Today (Wed, 3 June 2015)there has been a flurry of news articles about GTFS Realtime Status.
Why? Well, because yesterday in the Google Map’s Blog, Karen Grunberg the Technical Program Manager from Google Transit announced that they are adding 25+ new location for real-time transit info across six places: U.K., Netherlands, Budapest, Chicago, San Francisco, and Seattle. She goes on to say “This real-time transit info will let you see live arrivals for buses, metros and subway systems—and even alert you to cancelled routes—so you can better navigate the intricate and unpredictable world of transit in major cities around the world.”
Here’s the link to her blog post (http://google-latlong.blogspot.com.au/2015/06/mind-gapp-for-real-time-transit.html).
Kelsey Campbell-Dollaghan follows on in an article on Gizmodo (http://gizmodo.com/google-just-made-it-easier-to-see-exactly-how-late-your-1708532452) with a couple of nice screen shots showing how a 4 minute delay for bus trip would be displayed.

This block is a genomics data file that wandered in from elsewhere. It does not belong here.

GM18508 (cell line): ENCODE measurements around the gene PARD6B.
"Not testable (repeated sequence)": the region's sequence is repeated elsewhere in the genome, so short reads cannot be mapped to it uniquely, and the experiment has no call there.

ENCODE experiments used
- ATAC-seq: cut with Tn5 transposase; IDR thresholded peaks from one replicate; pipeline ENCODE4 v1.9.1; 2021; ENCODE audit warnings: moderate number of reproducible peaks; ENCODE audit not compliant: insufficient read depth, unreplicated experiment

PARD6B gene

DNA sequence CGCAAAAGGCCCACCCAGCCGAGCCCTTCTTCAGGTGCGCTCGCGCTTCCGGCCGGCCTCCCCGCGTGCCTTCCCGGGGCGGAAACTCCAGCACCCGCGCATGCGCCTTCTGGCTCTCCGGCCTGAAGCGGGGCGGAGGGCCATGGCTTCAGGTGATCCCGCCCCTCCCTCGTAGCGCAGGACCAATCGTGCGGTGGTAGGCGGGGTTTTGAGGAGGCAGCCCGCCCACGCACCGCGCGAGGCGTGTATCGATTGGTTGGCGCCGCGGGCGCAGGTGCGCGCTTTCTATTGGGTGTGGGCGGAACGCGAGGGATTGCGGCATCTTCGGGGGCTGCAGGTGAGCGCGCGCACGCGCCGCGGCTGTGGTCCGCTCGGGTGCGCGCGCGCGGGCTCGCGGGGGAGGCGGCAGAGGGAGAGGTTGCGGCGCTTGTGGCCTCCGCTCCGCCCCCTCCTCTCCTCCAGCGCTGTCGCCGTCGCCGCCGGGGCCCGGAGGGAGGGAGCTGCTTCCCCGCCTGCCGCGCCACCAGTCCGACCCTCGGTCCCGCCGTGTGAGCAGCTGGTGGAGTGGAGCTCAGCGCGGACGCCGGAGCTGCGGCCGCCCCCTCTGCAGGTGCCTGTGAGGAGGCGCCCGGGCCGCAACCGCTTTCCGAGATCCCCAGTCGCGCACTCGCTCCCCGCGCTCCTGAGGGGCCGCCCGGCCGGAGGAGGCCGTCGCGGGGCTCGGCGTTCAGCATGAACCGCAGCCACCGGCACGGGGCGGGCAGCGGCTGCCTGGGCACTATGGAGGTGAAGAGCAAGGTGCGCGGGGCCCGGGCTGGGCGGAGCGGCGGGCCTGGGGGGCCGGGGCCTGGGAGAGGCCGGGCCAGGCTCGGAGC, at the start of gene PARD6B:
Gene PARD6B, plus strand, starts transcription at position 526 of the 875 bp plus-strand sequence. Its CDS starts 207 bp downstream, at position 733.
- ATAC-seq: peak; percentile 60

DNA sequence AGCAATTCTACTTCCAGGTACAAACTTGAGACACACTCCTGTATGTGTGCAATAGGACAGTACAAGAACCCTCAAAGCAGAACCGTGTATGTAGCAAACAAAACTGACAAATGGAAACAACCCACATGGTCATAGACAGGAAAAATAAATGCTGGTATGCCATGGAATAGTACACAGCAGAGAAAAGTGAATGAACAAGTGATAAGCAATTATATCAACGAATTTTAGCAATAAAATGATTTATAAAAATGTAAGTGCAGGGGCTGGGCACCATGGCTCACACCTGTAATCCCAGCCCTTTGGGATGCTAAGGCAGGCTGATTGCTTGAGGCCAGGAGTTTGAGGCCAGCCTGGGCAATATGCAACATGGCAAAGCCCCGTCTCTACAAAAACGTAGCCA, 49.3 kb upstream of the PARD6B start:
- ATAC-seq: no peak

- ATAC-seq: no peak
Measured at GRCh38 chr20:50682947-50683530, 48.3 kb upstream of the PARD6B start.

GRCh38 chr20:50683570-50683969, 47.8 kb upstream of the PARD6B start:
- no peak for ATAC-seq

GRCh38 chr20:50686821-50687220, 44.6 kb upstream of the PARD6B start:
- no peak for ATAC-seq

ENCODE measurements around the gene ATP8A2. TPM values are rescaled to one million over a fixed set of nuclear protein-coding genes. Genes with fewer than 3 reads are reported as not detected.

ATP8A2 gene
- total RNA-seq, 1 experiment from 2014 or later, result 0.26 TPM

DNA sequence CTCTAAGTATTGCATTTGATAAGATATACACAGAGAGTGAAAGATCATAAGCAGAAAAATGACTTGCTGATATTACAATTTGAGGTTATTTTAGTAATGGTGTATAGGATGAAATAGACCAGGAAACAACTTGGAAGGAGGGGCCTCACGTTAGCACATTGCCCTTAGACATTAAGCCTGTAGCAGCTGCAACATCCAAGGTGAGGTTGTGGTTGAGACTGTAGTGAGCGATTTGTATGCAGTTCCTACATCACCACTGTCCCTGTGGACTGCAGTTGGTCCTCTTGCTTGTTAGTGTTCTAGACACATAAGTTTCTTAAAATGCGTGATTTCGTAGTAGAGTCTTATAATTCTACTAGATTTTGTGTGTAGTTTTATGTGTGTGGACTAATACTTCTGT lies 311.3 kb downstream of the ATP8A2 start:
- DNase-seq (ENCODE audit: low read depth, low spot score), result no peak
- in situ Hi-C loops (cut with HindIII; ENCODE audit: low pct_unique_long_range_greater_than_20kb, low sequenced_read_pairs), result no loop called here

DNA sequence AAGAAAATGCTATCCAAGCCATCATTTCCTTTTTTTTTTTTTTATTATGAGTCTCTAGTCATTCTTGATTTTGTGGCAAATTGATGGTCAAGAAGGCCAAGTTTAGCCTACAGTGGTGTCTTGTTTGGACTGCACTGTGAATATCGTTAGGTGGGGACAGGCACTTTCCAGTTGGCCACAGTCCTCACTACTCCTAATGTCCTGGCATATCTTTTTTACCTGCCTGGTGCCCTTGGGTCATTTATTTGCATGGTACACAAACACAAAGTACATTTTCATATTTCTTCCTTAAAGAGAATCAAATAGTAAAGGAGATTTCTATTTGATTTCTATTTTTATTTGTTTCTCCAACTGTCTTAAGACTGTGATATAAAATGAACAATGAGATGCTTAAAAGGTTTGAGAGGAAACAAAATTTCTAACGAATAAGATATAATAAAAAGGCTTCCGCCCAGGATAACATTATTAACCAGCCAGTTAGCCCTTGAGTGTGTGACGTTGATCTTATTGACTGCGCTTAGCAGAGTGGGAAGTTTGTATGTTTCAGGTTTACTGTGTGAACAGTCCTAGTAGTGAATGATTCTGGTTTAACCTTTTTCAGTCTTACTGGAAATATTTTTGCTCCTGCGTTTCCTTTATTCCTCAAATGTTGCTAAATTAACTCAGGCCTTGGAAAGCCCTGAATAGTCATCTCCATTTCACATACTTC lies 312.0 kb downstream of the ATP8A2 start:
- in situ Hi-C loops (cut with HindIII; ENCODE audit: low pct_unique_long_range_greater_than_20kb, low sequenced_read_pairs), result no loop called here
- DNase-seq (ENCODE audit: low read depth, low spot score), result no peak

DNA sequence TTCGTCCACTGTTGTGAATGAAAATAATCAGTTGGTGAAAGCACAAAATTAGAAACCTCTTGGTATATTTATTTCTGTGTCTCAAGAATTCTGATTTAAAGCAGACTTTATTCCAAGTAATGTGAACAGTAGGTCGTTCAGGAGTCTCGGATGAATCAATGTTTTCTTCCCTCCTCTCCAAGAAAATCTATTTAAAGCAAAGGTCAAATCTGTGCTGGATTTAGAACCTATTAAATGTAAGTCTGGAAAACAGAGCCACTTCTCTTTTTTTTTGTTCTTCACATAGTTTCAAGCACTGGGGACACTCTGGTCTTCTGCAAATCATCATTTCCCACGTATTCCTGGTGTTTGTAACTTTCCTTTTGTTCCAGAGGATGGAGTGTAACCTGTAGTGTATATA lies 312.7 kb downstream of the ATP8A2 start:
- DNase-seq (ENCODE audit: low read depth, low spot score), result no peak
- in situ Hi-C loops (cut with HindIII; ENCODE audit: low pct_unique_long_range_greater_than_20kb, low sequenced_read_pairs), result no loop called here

So in you’re not online yet, how do you get your cities real-time data online? Well, in Seattle’s case it helped that Brian Ferris, the developer of the widely used OneBusAway app, was hired by Google (http://www.geekwire.com/2015/onebusaway-creator-brings-seattles-real-time-transit-data-to-google-maps/). But for everyone else the best way is to create a GTFS real-time transit feed. GTFS is the acronym for General Transit Feed Specification, the international standard for displaying schedule and other transit information.
One final comment: It seems like forever to get to this many cities with realtime data, but in reality Google only launched their realtime transit status service in 2011, only four short years ago (http://googleblog.blogspot.com.au/2011/06/know-when-your-bus-is-late-with-live.html)
Have a great day!